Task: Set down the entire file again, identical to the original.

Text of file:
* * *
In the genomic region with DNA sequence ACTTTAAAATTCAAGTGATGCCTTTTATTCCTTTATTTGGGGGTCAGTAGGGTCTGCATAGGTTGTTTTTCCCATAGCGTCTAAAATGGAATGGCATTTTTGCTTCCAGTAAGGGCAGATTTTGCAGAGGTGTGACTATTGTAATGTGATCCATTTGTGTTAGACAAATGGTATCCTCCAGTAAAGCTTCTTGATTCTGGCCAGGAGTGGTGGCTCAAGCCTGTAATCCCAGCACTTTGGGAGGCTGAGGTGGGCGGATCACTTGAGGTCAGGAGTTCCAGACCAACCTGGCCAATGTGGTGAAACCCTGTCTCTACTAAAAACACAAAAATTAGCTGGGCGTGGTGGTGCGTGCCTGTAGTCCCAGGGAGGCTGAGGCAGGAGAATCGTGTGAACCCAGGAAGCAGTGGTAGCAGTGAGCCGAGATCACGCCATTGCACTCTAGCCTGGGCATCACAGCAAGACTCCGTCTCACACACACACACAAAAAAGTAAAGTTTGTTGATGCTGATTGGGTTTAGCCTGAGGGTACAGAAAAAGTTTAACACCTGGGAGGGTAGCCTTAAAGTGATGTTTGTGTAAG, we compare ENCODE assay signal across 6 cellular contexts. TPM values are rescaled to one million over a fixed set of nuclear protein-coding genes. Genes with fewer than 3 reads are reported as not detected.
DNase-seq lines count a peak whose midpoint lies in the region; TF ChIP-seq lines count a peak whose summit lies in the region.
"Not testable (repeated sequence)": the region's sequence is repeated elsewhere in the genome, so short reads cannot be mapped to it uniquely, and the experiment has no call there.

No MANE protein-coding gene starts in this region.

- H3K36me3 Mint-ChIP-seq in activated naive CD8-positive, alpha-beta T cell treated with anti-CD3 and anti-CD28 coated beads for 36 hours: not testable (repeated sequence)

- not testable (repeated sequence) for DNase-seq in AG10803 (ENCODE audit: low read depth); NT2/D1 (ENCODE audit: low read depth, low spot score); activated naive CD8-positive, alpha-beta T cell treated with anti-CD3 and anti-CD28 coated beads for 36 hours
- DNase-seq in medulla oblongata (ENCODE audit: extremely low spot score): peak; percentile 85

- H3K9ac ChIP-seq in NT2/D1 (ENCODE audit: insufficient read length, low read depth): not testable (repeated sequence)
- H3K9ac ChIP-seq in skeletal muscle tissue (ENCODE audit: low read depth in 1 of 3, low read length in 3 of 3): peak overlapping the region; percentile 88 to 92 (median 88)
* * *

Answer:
In the genomic region with DNA sequence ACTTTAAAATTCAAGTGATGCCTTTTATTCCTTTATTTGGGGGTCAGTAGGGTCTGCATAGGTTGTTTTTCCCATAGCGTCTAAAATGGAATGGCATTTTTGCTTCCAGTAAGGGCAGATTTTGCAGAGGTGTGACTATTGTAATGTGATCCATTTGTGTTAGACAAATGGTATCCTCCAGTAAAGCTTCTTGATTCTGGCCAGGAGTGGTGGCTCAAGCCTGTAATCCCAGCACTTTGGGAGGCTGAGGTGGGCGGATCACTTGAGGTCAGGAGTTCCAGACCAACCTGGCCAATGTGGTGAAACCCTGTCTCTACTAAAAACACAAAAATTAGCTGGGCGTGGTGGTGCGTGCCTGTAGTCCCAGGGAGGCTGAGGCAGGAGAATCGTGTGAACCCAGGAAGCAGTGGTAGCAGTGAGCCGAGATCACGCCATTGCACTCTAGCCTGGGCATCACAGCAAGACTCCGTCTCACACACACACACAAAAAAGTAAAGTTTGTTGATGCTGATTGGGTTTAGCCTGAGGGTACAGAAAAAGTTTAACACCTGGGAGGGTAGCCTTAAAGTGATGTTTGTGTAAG, we compare ENCODE assay signal across 6 cellular contexts. TPM values are rescaled to one million over a fixed set of nuclear protein-coding genes. Genes with fewer than 3 reads are reported as not detected.
DNase-seq lines count a peak whose midpoint lies in the region; TF ChIP-seq lines count a peak whose summit lies in the region.
"Not testable (repeated sequence)": the region's sequence is repeated elsewhere in the genome, so short reads cannot be mapped to it uniquely, and the experiment has no call there.

No MANE protein-coding gene starts in this region.

- H3K36me3 Mint-ChIP-seq in activated naive CD8-positive, alpha-beta T cell treated with anti-CD3 and anti-CD28 coated beads for 36 hours: not testable (repeated sequence)

- not testable (repeated sequence) for DNase-seq in AG10803 (ENCODE audit: low read depth); NT2/D1 (ENCODE audit: low read depth, low spot score); activated naive CD8-positive, alpha-beta T cell treated with anti-CD3 and anti-CD28 coated beads for 36 hours
- DNase-seq in medulla oblongata (ENCODE audit: extremely low spot score): peak; percentile 85

- H3K9ac ChIP-seq in NT2/D1 (ENCODE audit: insufficient read length, low read depth): not testable (repeated sequence)
- H3K9ac ChIP-seq in skeletal muscle tissue (ENCODE audit: low read depth in 1 of 3, low read length in 3 of 3): peak overlapping the region; percentile 88 to 92 (median 88)